The Roman Catholic Diocese of Orange, Calif., is backing the decision of a Catholic school in Costa Mesa to continue enrolling two sons of a gay couple despite opposition from some parents of other students at the school.
After 18 parents complained in a letter to St. John the Baptist School about its admission of two boys who are being raised by two gay men, the 560-student K-8 school issued a policy statement saying: “The personal family background of a student does not constitute an absolute obstacle to enrollment in the school.”
Given the recent national attention to same-sex marriage, more religious schools may be compelled to clarify policies on enrollment of students from gay families, and of students who disclose their own homosexuality, said Burt Carney, the director for legal and legislative issues for the Association of Christian Schools International, in Colorado Springs, Colo. “Where things were quiet in the past, they’re being ratcheted up because people are pushing the envelope,” he said.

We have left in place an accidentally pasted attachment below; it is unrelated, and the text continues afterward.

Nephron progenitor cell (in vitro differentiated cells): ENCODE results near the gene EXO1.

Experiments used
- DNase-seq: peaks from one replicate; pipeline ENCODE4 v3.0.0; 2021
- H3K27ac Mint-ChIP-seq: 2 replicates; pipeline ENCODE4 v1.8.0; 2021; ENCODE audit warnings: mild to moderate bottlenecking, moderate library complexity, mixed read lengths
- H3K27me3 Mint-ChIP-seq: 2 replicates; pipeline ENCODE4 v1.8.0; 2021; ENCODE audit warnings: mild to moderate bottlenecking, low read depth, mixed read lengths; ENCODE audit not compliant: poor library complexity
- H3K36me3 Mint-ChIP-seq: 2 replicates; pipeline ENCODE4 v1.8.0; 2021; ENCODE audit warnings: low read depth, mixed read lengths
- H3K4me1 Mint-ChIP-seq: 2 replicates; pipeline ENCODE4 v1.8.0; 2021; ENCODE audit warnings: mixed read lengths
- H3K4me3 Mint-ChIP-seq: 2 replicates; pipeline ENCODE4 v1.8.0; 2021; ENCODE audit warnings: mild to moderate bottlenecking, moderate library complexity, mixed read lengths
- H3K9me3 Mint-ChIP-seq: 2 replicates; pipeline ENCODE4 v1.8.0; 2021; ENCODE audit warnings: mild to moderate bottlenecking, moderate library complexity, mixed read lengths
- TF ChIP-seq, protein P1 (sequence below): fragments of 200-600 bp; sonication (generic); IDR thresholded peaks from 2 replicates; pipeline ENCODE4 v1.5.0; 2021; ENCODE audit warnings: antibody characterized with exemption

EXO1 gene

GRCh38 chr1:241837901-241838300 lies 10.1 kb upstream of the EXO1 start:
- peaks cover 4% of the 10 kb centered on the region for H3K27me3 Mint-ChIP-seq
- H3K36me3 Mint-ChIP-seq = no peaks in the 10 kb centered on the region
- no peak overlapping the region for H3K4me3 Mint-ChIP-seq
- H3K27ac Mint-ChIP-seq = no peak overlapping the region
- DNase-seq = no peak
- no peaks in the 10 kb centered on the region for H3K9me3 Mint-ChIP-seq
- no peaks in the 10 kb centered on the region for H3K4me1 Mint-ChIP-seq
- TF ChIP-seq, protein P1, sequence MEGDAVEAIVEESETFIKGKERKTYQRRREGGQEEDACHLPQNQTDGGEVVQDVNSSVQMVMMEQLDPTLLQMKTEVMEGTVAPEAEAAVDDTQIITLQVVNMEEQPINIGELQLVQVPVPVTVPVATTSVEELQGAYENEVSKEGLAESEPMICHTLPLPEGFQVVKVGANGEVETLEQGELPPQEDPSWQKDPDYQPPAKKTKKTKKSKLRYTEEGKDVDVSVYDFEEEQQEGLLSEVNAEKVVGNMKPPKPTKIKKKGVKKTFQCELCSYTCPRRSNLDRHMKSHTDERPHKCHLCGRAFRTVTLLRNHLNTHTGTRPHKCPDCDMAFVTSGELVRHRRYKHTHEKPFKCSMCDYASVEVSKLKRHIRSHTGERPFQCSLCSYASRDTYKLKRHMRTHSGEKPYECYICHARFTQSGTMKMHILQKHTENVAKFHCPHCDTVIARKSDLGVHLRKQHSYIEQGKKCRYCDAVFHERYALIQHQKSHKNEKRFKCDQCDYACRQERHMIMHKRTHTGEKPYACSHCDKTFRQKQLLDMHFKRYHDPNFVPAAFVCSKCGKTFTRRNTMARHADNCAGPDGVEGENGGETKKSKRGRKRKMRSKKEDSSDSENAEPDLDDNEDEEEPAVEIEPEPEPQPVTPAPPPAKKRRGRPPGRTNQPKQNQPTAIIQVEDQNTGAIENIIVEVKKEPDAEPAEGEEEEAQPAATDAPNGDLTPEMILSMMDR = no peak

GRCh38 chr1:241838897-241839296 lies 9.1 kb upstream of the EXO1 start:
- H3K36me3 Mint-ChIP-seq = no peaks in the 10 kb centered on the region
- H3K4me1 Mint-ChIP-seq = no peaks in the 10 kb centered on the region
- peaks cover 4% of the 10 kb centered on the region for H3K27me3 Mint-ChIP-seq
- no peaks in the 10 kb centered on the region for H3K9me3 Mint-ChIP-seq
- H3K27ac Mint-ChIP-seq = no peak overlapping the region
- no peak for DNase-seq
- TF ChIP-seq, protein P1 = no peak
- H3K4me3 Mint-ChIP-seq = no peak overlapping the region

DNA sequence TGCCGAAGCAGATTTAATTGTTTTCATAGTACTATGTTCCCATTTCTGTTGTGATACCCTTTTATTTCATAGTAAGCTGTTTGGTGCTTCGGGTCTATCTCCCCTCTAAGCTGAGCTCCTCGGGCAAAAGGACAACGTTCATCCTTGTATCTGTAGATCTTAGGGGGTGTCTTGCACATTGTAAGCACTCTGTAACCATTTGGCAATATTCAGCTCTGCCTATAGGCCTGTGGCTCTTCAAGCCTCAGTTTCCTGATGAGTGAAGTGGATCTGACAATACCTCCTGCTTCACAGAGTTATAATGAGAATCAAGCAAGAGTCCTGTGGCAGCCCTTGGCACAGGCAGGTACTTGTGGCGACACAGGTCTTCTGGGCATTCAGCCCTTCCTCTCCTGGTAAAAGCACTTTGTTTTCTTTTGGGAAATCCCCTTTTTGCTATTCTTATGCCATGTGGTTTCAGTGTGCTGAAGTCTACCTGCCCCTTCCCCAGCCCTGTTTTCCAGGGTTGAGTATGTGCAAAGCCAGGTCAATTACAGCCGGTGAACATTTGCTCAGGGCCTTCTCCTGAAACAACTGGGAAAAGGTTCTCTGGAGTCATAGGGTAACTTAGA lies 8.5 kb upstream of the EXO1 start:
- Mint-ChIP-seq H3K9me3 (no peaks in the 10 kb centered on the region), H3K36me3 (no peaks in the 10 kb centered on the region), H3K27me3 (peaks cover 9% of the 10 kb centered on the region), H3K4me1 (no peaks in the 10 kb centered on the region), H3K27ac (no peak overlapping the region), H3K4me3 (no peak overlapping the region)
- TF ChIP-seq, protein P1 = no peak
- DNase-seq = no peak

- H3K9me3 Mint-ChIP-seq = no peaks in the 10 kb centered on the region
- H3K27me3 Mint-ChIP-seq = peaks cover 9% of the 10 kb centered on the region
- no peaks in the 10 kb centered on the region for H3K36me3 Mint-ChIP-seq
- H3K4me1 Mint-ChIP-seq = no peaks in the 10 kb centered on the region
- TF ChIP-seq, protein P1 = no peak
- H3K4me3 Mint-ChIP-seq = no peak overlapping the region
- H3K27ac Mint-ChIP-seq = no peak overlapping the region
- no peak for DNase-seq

Claire M. Helm, the vice president of operations for the National Catholic Educational Association, based in Washington, said she hadn’t heard before of a controversy about whether the children of gay couples should be enrolled at a Catholic school. She said it would be “sad” if a Catholic school shut out a gay student or the children of gay parents.
The parents who objected to the two boys’ enrollment at St. John the Baptist requested in their letter that the school require all students’ parents to sign a covenant of compliance with Catholic teachings, said the Rev. Gerald M. Horan, the superintendent of schools for the diocese, which is located in Orange County.
“If you go down the road of saying the moral choices of the parents determine the eligibility of the student in our programs, you have to be universal and fair about applying that,” Father Horan said. It wouldn’t make sense to exclude the children of couples who have disobeyed the church’s teachings in ways other than practicing homosexuality, such as by using birth control or not getting married, he added.
An attempt to obtain a copy of the letter or a comment from a parent who signed it was unsuccessful.
A version of this article appeared in the January 12, 2005 edition of Education Week